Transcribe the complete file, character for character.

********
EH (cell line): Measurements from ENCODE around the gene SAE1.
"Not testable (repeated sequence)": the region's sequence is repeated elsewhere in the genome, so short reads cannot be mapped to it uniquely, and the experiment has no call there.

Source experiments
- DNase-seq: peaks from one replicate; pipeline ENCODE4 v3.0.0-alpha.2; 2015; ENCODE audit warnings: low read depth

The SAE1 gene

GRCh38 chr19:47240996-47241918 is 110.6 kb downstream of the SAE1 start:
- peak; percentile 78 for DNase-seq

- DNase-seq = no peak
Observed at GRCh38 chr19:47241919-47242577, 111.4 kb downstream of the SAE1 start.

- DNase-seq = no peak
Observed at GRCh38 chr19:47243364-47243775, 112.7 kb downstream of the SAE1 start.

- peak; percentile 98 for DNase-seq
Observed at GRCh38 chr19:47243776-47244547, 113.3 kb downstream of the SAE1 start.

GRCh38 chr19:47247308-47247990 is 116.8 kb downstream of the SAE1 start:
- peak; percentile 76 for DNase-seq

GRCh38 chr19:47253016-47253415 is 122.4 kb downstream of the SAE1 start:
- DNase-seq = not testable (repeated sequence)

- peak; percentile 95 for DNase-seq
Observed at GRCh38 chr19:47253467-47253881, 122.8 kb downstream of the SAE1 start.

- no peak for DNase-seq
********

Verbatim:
EH (cell line): Measurements from ENCODE around the gene SAE1.
"Not testable (repeated sequence)": the region's sequence is repeated elsewhere in the genome, so short reads cannot be mapped to it uniquely, and the experiment has no call there.

Source experiments
- DNase-seq: peaks from one replicate; pipeline ENCODE4 v3.0.0-alpha.2; 2015; ENCODE audit warnings: low read depth

The SAE1 gene

GRCh38 chr19:47240996-47241918 is 110.6 kb downstream of the SAE1 start:
- peak; percentile 78 for DNase-seq

- DNase-seq = no peak
Observed at GRCh38 chr19:47241919-47242577, 111.4 kb downstream of the SAE1 start.

- DNase-seq = no peak
Observed at GRCh38 chr19:47243364-47243775, 112.7 kb downstream of the SAE1 start.

- peak; percentile 98 for DNase-seq
Observed at GRCh38 chr19:47243776-47244547, 113.3 kb downstream of the SAE1 start.

GRCh38 chr19:47247308-47247990 is 116.8 kb downstream of the SAE1 start:
- peak; percentile 76 for DNase-seq

GRCh38 chr19:47253016-47253415 is 122.4 kb downstream of the SAE1 start:
- DNase-seq = not testable (repeated sequence)

- peak; percentile 95 for DNase-seq
Observed at GRCh38 chr19:47253467-47253881, 122.8 kb downstream of the SAE1 start.

- no peak for DNase-seq